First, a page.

first_img The first and second claimants were two companies, R&D and Templeco. The third claimant was an individual (SF) who controlled the two companies. The defendant was a Dutch bankruptcy trustee of an English registered company company, PVL, which had its place of business in the Netherlands. An ‘Intra-Group Asset Transfer Agreement‘ and related share sale agreement took place between PVL and the claimants in June 2009, shortly before the defendant became administrator. Under that agreement, PVL’s intellectual property rights were vested in R&D for a consideration of £3m paid for by a transfer of shares in R&D to PVL. PVL then sold the R&D shares to Templeco in exchange for SF waiving £3.1m of his loans to PVL. The defendant maintained that the intra-group asset transfer agreement was a disposal of assets in fraud of creditors. The claimants denied that it was. At that point, a supervisory judge was appointed and the defendant made a declaration pursuant to Dutch law that the intra group transfer was void. On 27 July 2009, a settlement agreement was made between the parties to facilitate the sale by the defendant of the disputed intellectual property rights. The claimants maintained that, in a letter sent before the settlement and which had induced the settlement, the defendant had agreed that PVL’s indebtedness to SF was at least €3m. On 4 March 2011, the claimants issued proceedings in the English court seeking damages for misrepresentation and/or breach of contract. They served the defendant at his professional address in the Netherlands without seeking permission to serve out on the ground that Civil Procedure Rule 6.33(1) applied because the defendant was domiciled in a member state. The defendant filed an acknowledgment of service on 6 April, but failed to challenge jurisdiction within 28 days, as required under CPR 58.7(2). The claimants served their particulars of claim on 25 May. In due course, the defendant sought to challenge the jurisdiction of the court and applied for an extension of time to do so, and, if that was granted, submitted that the proceedings should be stayed or dismissed. His primary ground was that the relevant European legislation was not Council Regulation (EC) 44/2001 (on jurisdiction and the recognition and enforcement of judgments in civil and commercial matters) (the Judgments Regulation) which replicated an identical provision in the Brussels Convention, on which the claimants relied, but Council Regulation (EC) 1346/2000 (on insolvency proceedings) (the Insolvency regulation). That regulation accorded jurisdiction to the law of the state in which the bankruptcy proceedings were opened, in the instant case, the Netherlands. The main issues in the case were: (i) whether the defendant should be permitted to challenge the jurisdiction even though he was out of time; (ii) whether the bankruptcy exception in article 1.2(b) of the Judgments Regulation applied so as to exclude the application of that regulation; and (iii) if the bankruptcy exception applied, whether the proceedings should be stayed or dismissed on the basis of forum non conveniens. The resolution of the first issue depended on whether there was substance in the challenge that the proceedings did not fall within the Judgments Regulation because they were excluded by article 1.2(b) which provided that the Judgments Regulation was not to apply to bankruptcy, proceedings relating to the winding-up of insolvent companies or other legal persons, judicial arrangements, compositions and analogous proceedings. Consideration was given to the case of Gourdain (Liquidator of Soc. Fromme France Manutention) v Nadler [1979] ECR 733 (Gourdain) which stated to the effect that if decisions relating to bankruptcy and winding-up were to be excluded from the scope of the Brussels Convention (the convention) they had to derive directly from the bankruptcy. In relation to (ii) the claimants submitted, inter alia, that the claims in the proceedings were independant claims under the general law and that the derivation in Gourdain referred to juridical derivation and not factual derivation which was ascertained by focusing on the pleaded claim and not the facts. In relation to (iii) the claimants contended that notwithstanding that the applicable law of the settlement agreement and any collateral contract was Dutch law, England was the appropriate forum as, inter alia, the characteristic place of performance of the contract according to that applicable Dutch law was England. The application would be allowed. (1) The starting point in determining what proceedings were excluded from article 1.2(b) of the Judgments Regulation was the decision in Gourdain where the European Court of Justice had stated that ‘it is necessary if decisions relating to bankruptcy and winding-up are to be excluded from the scope of the convention, that they must derive directly from the bankruptcy or winding-up, and be so closely connected with the proceedings for the liquidation des biens or the reglement judicire’. It was therefore necessary to ascertain whether the legal foundation of an application was based on the law relating to bankruptcy and winding-up as interpreted for the purpose of the convention. It was clear that the fact that a claim factually depended on the bankruptcy did not in itself suffice to bring it within article 1.2(b). However, even though a factual derivation was not sufficient in all cases it did not mean that it never sufficed and that a direct juridical derivation was necessary. It was the closeness of the link, in the sense of the Gourdain case-law, between a court action and the insolvency proceedings that was decisive for the purposes of deciding whether the exclusion in art 1.2(b) of the Judgments Regulation was applicable. A key factor in concluding that there was a link between a court and insolvency proceedings was the extent of the liquidator’s powers (see [47], [55], [58], [64], [66], [67] of the judgment) In the instant case, the proceedings were excluded from the ambit of the Judgments Regulation by article 1.2(b). All that the defendant had done as PVL’s trustee in bankruptcy had been subject to the supervision of the supervisory judge. Further, the underlying transactions about which the claimants had brought their claims were negotiations and a settlement between them and the defendant acting as the trustee of PVL’s bankruptcy. The dispute concerned the insolvency process/procedures. The aim of the defendant’s declaration was to preserve the rights of the general body of creditors over PVL’s assets. The post-insolvency declaration that the ‘Intra-Group Asset Transfer Arrangement/hive-down’ was void as a fraudulent transaction undoubtedly qualified under the Gourdain formulation. On the evidence, the negotiations and the settlement did also. The settlement was the direct consequence of the exercise by the defendant of power he had under Dutch law in relation to the conduct of PVL’s insolvency proceedings. To regard the statements made in negotiations to settle a dispute about the way to conduct the insolvency process in the future and the resulting agreements as directly derived from and closely connected with the insolvency proceedings and thus within the Gourdain formulation was not to give article 1.2(b) of the Judgments Regulation and the Insolvency Regulation too broad an interpretation (see [68]-[71], [80] of the judgment). Conflict of laws – Challenge to jurisdiction Gourdain v Nadler: 133/78 [1979] 3 CMLR 180 applied; SCT Industri AB i Likvidation v Alpenblume AB: C-111/08 [2009] All ER (D) 47 (Jul) applied; Seagon v Deko Marty Belgium NV: C-339/07 [2009] All ER (D) 112 (Feb) considered; German Graphics Graphische Maschinen GmbH v Schee: C-292/08 [2009] All ER (D) 75 (Sep) considered; Bowles (decd), Re; Hayward v Jackson [2003] 2 All ER 387 considered; Byers v Yacht Bull Corp [2010] All ER (D) 217 (Feb) considered. (2) A proper case in which to exercise the court’s discretion in which to (extend time was one where the administration of justice would not be affected by granting an extension, whereas a failure to do so might involve a case being heard in England which might otherwise not have been. If when the merits of the challenge to jurisdiction were considered it could be seen that there was no prejudice to the claimant, that was a proper case for granting the extension (see [79] of the judgment). Applying established law, in all the circumstances the delay was such that there was a strong case for an extension of time (see [77] of the judgment). Sawyer v Atari Interactive Inc [2007] All ER (D) 36 (Mar) applied; Texan Management Ltd v Pacific Electric Wire & Cable Company Ltd [2009] UKPC 46 considered. (3) In the instant case, the claimants’ submissions in relation to the appropriate forum for the proceedings would be rejected. First, it had already been decided that the instant claims satisfied the Gourdain formulation. Secondly, a Dutch court would be better placed to apply Dutch law, which was the applicable law of the contracts and the transactions between the parties (see [90] of the judgment). Charles Samek QC and Charlotte Davies (instructed by Withers LLP) for the claimants; Stephen Davies QC (instructed by Brown Rudnick LLP) for the defendant. Polymer Vision R & D Ltd and others v Van Dooren: Queen’s Bench Division, Commercial Court: 17 November 2011last_img read more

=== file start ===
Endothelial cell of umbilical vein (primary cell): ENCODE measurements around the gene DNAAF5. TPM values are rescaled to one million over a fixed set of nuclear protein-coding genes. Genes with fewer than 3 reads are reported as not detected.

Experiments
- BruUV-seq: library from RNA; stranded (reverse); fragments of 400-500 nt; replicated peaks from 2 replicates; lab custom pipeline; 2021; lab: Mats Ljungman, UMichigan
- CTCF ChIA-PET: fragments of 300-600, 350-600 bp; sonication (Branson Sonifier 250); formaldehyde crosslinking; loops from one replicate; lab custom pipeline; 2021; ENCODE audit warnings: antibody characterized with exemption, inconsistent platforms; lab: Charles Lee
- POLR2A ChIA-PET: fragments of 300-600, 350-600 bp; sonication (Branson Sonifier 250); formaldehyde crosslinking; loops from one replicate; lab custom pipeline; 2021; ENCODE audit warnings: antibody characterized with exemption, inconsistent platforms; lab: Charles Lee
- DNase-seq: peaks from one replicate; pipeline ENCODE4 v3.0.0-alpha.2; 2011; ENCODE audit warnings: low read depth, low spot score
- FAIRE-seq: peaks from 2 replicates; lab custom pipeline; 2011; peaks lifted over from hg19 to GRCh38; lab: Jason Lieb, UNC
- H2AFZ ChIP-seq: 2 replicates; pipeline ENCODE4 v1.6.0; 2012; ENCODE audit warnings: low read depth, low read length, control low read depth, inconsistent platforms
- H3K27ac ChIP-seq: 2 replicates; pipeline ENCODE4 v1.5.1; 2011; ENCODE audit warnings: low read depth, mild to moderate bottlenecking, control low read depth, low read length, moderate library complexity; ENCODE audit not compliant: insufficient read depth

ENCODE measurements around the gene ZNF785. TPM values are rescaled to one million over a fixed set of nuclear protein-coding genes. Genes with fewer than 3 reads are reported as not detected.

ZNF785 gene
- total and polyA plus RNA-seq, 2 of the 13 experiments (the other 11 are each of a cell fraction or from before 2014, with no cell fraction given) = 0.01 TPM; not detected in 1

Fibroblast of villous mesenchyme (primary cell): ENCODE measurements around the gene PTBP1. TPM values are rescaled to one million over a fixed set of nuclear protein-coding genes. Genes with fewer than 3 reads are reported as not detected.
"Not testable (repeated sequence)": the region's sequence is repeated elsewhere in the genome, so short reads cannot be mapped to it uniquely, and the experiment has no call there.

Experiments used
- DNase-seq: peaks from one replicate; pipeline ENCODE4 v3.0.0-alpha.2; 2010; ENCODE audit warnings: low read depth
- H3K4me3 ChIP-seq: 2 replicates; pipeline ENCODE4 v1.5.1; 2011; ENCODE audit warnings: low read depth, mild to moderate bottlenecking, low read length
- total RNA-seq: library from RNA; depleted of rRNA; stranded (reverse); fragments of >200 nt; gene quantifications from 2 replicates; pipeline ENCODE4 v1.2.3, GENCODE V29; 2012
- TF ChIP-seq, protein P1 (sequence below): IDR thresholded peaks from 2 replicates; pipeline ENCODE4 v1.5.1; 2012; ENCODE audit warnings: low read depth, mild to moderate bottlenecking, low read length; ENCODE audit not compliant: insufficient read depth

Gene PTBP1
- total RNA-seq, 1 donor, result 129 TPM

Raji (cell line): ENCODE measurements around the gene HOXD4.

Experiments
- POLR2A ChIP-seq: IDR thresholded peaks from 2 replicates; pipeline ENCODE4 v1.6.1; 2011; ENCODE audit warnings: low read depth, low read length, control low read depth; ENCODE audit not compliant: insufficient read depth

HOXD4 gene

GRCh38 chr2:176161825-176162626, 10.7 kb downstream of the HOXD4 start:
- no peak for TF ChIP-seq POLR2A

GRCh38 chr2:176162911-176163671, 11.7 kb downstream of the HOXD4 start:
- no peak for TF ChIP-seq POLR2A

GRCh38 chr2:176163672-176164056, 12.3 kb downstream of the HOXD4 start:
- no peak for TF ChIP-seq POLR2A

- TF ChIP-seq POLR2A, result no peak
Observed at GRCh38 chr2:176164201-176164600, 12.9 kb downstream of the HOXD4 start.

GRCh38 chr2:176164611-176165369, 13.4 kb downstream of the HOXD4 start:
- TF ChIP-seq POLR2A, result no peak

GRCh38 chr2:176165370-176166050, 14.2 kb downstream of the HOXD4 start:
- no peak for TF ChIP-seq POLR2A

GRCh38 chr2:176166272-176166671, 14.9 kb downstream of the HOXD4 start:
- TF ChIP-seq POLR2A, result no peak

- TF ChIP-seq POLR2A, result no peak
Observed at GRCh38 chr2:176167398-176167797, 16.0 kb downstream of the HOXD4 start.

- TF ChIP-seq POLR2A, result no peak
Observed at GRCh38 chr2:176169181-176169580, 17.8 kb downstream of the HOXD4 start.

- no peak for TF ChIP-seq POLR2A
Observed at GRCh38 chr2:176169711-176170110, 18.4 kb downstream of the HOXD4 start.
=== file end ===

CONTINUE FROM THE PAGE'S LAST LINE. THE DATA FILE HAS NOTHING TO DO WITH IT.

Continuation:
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Esbjerg breaks records for third year running

first_img2013 profits increased to DKK78.0 million (USD14.31 million) from DKK60.1 million (USD11.1 million) in 2012. Revenue surged 25 percent year-on-year to DKK215.5 million (USD39.81 million).The Port of Esbjerg attributed the growth to increased activities in the offshore wind sector, with 1.6 GW of capacity being shipped from the gateway during 2013 – which is the same amount of capacity installed across Europe during the same period, says the gateway. It also experienced growth fueled by oil and gas shipments, and the opening of a series of new ro-ro routes marked the year.In 2013, the Port of Esbjerg invested DKK130.5 million (USD24.11 million) in the continued expansion of the port. The total investments for the past five years add up to DKK 803.0 million (USD143.34 million).Port director, Ole Ingrisch, said: “2013 has been another excellent year for the Port of Esbjerg and a year in which we harvested the benefits of our investments in recent years. We are experiencing strong demand for our facilities and the new areas in our new area, Østhavnen, which opened in 2013.”The report confirms the strong position of the Port of Esbjerg and of the companies based at the port, says port chairman Flemming Enevoldsen: “The results of 2013 bring a very satisfying end to the roll-out of our ten year old master plan for the Port of Esbjerg. Today, Esbjerg is a leading Northern European port; we are the market leader in offshore wind and we are Denmark’s undisputed hub for the offshore industry and ro-ro. And we are part of a very strong business cluster.”The Port of Esbjerg has now laid out its strategy for the next 10 years, and will continue to focus on ro-ro, oil and gas and offshore wind as its main foundations of the business.”We are looking into the future with optimism and we continue to adapt to continued growth in our core businesses. However, we depend on political will to ensure stable and long-term framework conditions for both the port as well as for the industries based at the port. It is therefore crucial to eliminate the current uncertainty about the roll-out plan for offshore wind,” Enevoldsen observed.  www.portesbjerg.dklast_img read more